The Chinese Twitter-like service is rolling out its mandate to use real names—which means many people will stop using the service.
In Beijing, you better watch what you Weibo.
Sina Weibo, the country’s Twitter-like microbloging service launched a trial run of its government-mandated real-name registration policy today. The trial only affects Beijing residents, but will soon expand to other cities.
More than 19 million people have already handed over their identities to the company.
Pressure on the freewheeling service had been building since at least as early as Oct., 2011, when the government hinted that they would start cracking down on harmful Internet rumors. Officially, they were referring to rumors like the one about Kim Jong-un’s assassination, which swept both the Chinese and English-speaking Web in February.
There’s an implicit threat, of course: a harmful rumor can just as easily turn out to be the uncomfortable truth, such as allegations that official graft and corruption led to a train derailment that killed 39 people in July, 2011. The service already blocks at least 384 words or phrases government censors find offensive.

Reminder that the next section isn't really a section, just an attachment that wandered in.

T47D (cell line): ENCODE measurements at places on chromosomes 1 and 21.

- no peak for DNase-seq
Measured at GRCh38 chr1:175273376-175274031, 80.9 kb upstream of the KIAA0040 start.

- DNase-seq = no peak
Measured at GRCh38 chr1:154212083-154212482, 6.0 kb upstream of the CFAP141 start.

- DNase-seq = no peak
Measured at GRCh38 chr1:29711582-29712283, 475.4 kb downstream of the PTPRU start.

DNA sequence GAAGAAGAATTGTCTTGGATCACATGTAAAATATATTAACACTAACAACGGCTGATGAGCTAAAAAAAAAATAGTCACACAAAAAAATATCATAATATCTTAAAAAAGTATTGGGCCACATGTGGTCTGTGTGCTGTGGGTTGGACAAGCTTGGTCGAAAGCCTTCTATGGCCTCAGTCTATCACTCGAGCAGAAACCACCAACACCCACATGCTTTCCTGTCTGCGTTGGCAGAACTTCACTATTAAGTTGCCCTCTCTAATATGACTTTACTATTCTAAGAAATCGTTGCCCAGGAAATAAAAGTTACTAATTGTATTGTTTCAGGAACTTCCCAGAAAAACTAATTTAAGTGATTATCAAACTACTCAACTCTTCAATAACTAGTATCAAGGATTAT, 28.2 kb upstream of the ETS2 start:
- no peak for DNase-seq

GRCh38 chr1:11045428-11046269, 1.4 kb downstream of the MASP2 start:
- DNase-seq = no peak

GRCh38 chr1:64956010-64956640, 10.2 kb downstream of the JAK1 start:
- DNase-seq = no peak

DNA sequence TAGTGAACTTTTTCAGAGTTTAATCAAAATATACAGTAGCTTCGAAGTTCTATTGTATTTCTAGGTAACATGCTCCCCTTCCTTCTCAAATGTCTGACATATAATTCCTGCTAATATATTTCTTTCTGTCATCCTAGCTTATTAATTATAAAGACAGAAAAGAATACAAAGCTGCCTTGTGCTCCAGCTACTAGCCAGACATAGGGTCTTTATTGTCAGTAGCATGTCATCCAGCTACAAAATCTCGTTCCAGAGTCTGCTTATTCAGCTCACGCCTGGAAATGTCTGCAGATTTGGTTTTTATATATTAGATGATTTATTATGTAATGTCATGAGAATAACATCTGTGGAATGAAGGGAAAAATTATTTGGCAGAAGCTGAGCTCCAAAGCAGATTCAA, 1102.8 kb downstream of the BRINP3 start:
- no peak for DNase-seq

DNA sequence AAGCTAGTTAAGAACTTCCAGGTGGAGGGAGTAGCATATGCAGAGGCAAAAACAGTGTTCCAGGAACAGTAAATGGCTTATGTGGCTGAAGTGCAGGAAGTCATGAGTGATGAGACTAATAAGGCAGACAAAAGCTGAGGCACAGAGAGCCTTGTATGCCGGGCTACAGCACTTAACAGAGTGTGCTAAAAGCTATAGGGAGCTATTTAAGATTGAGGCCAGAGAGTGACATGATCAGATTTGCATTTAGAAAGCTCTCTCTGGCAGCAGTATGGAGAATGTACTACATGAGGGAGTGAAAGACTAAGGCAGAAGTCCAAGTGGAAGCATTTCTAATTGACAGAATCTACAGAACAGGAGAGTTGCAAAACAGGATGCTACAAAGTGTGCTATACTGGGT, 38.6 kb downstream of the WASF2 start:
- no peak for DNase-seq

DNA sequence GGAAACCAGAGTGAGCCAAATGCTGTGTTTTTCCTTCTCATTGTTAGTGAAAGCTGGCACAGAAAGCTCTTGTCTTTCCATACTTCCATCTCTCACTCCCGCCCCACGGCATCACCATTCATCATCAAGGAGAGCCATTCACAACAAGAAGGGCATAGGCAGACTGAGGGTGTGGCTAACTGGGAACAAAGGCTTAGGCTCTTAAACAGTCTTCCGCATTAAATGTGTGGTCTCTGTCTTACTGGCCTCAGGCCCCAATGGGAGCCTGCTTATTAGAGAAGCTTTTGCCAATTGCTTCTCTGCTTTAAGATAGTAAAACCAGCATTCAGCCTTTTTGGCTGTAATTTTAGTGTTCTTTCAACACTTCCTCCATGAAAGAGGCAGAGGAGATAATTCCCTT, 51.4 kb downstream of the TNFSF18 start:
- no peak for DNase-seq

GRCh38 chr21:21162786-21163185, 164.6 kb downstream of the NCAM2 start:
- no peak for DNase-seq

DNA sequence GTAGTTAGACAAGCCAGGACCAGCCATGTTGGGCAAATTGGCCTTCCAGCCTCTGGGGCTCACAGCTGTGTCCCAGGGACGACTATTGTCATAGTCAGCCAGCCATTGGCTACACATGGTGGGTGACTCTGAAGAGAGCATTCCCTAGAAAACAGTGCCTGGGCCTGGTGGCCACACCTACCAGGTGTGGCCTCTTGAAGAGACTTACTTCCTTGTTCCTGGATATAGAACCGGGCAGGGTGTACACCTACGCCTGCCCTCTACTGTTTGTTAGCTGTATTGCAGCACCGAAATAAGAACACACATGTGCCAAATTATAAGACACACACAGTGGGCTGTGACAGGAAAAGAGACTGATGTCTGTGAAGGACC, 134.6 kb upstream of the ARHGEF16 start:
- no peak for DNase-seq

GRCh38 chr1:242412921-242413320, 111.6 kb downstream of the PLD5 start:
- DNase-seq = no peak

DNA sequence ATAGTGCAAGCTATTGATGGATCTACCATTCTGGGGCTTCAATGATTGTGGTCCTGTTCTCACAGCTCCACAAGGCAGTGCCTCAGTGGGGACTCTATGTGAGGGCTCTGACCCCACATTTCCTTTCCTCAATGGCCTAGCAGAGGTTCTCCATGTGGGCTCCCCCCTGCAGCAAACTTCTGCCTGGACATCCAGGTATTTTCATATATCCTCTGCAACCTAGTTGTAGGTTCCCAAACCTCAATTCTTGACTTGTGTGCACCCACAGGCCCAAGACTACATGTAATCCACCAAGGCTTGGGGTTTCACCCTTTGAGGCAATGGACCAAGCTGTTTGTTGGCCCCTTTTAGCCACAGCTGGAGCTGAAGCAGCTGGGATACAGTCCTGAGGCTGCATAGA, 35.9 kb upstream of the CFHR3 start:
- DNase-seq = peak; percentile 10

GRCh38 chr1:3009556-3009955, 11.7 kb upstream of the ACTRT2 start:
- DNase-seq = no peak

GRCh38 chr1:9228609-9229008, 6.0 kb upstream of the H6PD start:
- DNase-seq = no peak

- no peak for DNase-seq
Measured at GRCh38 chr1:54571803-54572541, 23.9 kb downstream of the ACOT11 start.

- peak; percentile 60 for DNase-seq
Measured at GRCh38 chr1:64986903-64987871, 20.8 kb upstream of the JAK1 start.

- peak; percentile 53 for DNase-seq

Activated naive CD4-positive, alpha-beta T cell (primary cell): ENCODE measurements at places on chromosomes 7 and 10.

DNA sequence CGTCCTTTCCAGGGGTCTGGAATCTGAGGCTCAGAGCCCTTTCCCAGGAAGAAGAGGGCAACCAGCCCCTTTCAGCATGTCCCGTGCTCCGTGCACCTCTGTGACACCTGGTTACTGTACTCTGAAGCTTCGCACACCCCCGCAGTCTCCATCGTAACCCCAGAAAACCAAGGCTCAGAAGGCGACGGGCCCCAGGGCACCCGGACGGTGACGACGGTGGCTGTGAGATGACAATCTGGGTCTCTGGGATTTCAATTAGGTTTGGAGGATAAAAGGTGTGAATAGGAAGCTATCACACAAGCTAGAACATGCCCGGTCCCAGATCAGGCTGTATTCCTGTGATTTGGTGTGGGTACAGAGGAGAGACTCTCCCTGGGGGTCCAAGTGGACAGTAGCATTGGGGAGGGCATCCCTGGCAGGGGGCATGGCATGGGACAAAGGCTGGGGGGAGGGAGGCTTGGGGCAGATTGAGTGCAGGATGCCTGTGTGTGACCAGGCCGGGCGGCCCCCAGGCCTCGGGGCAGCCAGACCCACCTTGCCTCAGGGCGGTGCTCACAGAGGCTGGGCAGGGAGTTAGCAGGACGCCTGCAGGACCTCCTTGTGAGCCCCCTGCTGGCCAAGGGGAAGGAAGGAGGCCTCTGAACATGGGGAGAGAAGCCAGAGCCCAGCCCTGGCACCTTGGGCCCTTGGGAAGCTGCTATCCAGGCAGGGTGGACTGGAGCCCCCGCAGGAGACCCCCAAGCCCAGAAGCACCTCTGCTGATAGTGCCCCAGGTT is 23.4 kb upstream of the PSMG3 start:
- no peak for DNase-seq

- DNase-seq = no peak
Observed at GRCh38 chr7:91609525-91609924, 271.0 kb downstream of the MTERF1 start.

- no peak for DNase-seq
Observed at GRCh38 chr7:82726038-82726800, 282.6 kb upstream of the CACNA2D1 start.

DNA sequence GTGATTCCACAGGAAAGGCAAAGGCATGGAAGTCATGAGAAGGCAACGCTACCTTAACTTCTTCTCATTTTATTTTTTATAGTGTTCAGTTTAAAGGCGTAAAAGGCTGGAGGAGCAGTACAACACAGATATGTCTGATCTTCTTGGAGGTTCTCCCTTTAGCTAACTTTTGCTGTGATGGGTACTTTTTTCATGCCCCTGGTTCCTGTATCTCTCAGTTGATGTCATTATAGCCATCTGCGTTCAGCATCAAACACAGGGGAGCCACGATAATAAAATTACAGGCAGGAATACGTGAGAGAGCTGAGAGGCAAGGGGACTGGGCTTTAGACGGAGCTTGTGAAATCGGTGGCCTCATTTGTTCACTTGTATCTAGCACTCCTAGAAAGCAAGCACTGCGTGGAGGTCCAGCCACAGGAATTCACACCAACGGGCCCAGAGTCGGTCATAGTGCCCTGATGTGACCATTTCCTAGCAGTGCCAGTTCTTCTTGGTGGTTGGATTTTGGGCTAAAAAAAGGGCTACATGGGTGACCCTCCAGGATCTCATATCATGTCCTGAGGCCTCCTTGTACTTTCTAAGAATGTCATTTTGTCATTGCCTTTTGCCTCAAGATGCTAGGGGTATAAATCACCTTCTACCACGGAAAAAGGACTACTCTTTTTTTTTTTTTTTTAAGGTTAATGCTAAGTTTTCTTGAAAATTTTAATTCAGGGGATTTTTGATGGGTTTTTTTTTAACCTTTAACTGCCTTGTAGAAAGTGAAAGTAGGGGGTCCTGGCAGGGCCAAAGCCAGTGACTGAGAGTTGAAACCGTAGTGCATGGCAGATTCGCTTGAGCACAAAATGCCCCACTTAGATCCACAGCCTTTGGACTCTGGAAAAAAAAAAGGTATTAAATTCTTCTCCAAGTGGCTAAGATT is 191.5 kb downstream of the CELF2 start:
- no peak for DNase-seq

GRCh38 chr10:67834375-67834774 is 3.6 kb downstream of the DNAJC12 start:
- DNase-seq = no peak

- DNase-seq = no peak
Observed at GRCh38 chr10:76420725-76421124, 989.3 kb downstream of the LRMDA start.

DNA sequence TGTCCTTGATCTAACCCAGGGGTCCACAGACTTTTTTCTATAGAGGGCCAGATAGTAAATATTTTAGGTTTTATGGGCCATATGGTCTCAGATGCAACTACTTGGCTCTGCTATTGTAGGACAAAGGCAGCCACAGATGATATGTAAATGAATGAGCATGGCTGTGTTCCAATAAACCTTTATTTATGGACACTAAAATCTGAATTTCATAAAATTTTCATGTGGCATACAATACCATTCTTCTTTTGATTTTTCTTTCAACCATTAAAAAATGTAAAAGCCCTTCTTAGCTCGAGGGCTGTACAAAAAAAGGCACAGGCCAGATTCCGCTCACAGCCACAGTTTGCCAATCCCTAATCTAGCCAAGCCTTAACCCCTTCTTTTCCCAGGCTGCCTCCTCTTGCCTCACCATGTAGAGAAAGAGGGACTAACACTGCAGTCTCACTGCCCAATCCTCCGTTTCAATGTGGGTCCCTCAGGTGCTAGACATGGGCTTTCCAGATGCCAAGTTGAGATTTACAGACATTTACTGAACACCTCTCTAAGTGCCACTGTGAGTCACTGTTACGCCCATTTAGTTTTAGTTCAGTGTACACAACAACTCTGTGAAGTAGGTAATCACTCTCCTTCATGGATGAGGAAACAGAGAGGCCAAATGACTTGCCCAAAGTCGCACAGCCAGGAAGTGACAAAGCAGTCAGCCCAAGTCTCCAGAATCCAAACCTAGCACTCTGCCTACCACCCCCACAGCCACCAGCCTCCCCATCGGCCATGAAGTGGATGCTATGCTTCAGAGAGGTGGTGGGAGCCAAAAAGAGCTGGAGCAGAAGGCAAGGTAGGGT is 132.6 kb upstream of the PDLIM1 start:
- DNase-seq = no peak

In early March Weibo estimated that about 60 percent of its 260 million users would sign up for the real name service. Put another way, that means 40 percent of Weibo users will leave as the policy rolls out across China.
“Definitely, I will not use Weibo if they need real names,” Wang Yong, a Weibo user, told Reuters. “I don’t want to be supervised because of my words.”
As on Twitter, the most popular Weibo users tend to be celebrities. The new policy should help prop up those accounts even more, as ordinary Chinese back away from private, candid conversations.
As Chinese historian Zhang Ming wrote on his own Weibo recently (translated by The World of Chinese magazine): “The goal of Sina Weibo is to set up a merry stage for the rich and the famous… a stage as such has no vitality.”
He added: “The new regulations are a slow death for microblogs, or they will change them into something harmless that offers nothing other than entertainment.”
Shallow entertainment buoyed by an underlying fear of censorship. Sounds like just the kind of public square an authoritarian regime would hope for.
Photo by Ms Jackson
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